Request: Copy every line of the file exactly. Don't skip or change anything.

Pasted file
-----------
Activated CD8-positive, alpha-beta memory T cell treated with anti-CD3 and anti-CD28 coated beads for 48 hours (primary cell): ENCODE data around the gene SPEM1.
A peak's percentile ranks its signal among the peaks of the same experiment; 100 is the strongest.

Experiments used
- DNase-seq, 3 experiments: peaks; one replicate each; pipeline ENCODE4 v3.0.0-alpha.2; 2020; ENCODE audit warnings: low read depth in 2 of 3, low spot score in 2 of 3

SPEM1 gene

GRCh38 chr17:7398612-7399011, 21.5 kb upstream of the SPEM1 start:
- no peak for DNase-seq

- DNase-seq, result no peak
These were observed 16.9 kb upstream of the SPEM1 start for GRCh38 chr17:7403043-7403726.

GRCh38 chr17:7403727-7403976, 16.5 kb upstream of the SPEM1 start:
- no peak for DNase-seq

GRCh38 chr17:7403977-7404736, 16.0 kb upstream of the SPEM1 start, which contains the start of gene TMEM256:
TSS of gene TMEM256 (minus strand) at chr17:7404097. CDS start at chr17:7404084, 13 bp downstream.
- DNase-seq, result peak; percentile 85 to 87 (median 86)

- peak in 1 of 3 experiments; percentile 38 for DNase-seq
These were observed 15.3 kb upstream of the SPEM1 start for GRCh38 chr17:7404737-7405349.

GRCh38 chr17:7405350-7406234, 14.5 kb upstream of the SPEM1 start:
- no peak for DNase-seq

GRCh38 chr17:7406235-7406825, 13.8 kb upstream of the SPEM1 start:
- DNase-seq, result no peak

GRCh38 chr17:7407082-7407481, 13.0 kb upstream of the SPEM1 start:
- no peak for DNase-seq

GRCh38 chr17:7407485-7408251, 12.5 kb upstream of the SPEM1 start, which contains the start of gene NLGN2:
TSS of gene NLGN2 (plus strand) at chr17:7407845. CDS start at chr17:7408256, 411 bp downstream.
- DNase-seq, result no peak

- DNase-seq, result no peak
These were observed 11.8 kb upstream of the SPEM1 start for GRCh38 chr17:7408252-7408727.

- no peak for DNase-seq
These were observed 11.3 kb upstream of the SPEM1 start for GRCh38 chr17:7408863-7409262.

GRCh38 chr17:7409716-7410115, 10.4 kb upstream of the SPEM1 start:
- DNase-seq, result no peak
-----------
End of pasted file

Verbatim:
Activated CD8-positive, alpha-beta memory T cell treated with anti-CD3 and anti-CD28 coated beads for 48 hours (primary cell): ENCODE data around the gene SPEM1.
A peak's percentile ranks its signal among the peaks of the same experiment; 100 is the strongest.

Experiments used
- DNase-seq, 3 experiments: peaks; one replicate each; pipeline ENCODE4 v3.0.0-alpha.2; 2020; ENCODE audit warnings: low read depth in 2 of 3, low spot score in 2 of 3

SPEM1 gene

GRCh38 chr17:7398612-7399011, 21.5 kb upstream of the SPEM1 start:
- no peak for DNase-seq

- DNase-seq, result no peak
These were observed 16.9 kb upstream of the SPEM1 start for GRCh38 chr17:7403043-7403726.

GRCh38 chr17:7403727-7403976, 16.5 kb upstream of the SPEM1 start:
- no peak for DNase-seq

GRCh38 chr17:7403977-7404736, 16.0 kb upstream of the SPEM1 start, which contains the start of gene TMEM256:
TSS of gene TMEM256 (minus strand) at chr17:7404097. CDS start at chr17:7404084, 13 bp downstream.
- DNase-seq, result peak; percentile 85 to 87 (median 86)

- peak in 1 of 3 experiments; percentile 38 for DNase-seq
These were observed 15.3 kb upstream of the SPEM1 start for GRCh38 chr17:7404737-7405349.

GRCh38 chr17:7405350-7406234, 14.5 kb upstream of the SPEM1 start:
- no peak for DNase-seq

GRCh38 chr17:7406235-7406825, 13.8 kb upstream of the SPEM1 start:
- DNase-seq, result no peak

GRCh38 chr17:7407082-7407481, 13.0 kb upstream of the SPEM1 start:
- no peak for DNase-seq

GRCh38 chr17:7407485-7408251, 12.5 kb upstream of the SPEM1 start, which contains the start of gene NLGN2:
TSS of gene NLGN2 (plus strand) at chr17:7407845. CDS start at chr17:7408256, 411 bp downstream.
- DNase-seq, result no peak

- DNase-seq, result no peak
These were observed 11.8 kb upstream of the SPEM1 start for GRCh38 chr17:7408252-7408727.

- no peak for DNase-seq
These were observed 11.3 kb upstream of the SPEM1 start for GRCh38 chr17:7408863-7409262.

GRCh38 chr17:7409716-7410115, 10.4 kb upstream of the SPEM1 start:
- DNase-seq, result no peak